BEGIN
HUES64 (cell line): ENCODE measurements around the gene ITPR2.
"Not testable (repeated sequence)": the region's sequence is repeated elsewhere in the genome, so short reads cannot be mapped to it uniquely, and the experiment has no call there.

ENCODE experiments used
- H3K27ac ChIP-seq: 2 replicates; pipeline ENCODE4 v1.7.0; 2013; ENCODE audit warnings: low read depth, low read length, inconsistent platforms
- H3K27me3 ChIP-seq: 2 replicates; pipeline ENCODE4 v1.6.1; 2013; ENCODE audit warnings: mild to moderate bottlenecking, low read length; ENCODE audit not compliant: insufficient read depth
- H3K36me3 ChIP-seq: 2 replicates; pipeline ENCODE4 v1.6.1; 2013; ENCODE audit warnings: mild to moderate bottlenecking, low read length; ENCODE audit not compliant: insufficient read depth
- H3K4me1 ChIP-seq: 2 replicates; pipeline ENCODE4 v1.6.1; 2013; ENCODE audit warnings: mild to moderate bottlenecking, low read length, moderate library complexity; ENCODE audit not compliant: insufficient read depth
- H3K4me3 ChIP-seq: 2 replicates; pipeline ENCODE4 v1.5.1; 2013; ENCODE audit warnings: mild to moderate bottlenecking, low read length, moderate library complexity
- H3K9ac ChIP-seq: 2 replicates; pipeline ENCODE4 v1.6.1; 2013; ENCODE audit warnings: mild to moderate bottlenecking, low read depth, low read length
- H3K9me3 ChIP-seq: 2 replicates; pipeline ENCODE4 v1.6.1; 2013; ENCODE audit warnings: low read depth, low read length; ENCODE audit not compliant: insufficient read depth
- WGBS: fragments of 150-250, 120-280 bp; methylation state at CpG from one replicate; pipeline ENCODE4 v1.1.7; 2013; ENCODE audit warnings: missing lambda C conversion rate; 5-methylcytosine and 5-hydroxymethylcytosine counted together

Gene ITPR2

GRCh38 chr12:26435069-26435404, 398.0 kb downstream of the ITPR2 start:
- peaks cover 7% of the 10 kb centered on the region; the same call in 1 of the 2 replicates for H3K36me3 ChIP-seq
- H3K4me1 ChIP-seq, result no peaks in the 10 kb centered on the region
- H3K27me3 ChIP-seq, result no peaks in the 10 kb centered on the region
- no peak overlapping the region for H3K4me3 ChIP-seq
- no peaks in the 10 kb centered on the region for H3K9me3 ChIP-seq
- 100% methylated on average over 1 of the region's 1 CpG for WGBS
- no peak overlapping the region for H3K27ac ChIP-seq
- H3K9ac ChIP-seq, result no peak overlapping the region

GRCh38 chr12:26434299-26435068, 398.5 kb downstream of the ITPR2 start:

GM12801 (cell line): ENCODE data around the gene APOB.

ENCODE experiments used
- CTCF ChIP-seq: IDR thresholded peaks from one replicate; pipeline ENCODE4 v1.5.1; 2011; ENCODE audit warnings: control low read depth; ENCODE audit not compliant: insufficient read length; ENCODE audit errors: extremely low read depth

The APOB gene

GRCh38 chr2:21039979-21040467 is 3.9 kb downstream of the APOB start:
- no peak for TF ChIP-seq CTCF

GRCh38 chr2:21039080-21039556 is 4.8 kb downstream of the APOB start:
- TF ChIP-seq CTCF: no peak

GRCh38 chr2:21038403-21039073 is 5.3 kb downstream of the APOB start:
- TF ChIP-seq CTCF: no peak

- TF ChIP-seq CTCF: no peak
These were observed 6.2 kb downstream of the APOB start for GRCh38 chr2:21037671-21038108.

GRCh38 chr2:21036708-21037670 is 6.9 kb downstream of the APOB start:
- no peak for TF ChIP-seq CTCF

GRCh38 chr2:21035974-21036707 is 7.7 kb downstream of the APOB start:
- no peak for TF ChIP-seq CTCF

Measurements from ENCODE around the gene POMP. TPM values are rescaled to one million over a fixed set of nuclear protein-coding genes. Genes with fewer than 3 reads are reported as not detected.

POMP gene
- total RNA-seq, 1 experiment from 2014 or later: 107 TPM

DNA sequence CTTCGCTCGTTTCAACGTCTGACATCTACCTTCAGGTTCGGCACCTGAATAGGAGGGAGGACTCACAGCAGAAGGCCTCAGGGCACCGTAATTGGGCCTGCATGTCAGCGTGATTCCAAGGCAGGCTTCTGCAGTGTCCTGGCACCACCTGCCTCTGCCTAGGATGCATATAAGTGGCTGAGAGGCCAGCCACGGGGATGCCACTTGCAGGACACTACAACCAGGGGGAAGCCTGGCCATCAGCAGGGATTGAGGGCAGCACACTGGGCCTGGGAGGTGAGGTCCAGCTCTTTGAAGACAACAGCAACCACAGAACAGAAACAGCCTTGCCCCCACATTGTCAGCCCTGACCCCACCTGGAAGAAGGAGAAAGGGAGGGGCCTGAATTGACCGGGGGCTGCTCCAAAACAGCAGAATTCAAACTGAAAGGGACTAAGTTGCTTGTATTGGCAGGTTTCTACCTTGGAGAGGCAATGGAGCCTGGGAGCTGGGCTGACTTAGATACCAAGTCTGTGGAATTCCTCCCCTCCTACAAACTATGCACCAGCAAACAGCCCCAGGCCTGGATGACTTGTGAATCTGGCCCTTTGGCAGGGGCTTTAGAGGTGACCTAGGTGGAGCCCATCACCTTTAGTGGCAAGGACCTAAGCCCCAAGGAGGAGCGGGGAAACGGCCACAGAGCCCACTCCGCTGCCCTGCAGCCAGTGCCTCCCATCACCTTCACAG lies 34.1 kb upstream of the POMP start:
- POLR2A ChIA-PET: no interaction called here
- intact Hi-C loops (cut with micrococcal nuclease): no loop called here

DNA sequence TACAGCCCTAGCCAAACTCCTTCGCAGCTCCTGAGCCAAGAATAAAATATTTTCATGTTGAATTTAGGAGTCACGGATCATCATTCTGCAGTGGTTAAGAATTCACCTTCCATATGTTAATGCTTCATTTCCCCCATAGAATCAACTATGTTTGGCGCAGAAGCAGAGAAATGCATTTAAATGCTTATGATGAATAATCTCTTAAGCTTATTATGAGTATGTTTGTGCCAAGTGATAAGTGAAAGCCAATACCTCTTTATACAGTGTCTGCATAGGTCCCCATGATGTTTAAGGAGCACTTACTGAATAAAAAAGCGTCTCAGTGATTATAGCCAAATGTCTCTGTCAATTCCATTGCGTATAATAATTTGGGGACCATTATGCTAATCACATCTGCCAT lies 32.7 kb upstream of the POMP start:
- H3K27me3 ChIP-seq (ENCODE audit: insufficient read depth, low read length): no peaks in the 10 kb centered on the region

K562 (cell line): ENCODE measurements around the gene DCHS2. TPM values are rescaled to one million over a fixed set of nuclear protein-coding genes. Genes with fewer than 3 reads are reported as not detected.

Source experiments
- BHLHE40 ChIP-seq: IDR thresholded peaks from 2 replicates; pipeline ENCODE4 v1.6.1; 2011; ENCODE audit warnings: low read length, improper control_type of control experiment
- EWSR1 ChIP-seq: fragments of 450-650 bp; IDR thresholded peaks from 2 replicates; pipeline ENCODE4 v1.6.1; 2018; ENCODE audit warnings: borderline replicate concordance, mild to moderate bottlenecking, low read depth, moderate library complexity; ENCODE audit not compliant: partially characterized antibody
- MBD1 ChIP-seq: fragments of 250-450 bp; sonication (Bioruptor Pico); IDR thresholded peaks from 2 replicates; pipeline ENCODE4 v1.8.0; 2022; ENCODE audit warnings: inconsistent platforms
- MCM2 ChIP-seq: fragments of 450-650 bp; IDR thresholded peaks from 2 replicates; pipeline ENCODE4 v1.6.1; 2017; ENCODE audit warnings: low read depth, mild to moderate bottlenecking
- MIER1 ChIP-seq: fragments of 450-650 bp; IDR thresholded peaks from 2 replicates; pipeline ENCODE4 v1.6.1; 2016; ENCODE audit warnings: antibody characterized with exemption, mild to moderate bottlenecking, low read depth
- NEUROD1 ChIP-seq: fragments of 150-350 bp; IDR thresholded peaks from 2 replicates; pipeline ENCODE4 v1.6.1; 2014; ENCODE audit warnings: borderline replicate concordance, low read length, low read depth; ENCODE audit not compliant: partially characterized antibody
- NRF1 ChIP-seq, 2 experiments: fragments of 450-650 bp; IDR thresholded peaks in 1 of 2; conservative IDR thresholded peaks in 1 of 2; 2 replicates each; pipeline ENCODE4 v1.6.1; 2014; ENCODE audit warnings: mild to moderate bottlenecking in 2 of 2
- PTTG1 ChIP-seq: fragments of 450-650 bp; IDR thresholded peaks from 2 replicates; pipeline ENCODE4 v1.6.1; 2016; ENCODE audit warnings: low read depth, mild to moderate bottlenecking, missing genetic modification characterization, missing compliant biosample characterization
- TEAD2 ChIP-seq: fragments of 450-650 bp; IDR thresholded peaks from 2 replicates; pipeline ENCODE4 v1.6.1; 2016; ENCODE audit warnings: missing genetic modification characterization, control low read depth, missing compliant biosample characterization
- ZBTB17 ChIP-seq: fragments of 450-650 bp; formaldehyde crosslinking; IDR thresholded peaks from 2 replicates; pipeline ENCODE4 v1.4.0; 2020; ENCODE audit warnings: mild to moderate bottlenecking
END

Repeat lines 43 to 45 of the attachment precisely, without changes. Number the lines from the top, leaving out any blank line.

- POLR2A ChIA-PET: no interaction called here
- intact Hi-C loops (cut with micrococcal nuclease): no loop called here

DNA sequence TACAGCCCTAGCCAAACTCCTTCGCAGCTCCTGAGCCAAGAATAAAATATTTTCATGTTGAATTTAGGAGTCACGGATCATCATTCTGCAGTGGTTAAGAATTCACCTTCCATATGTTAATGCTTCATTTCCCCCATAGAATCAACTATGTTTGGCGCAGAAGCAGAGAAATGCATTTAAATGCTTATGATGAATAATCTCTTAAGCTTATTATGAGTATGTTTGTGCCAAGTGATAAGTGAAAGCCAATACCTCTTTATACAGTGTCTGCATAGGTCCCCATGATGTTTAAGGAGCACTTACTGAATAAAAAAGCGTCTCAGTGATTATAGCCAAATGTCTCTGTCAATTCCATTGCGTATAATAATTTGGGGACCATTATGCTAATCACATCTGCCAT lies 32.7 kb upstream of the POMP start: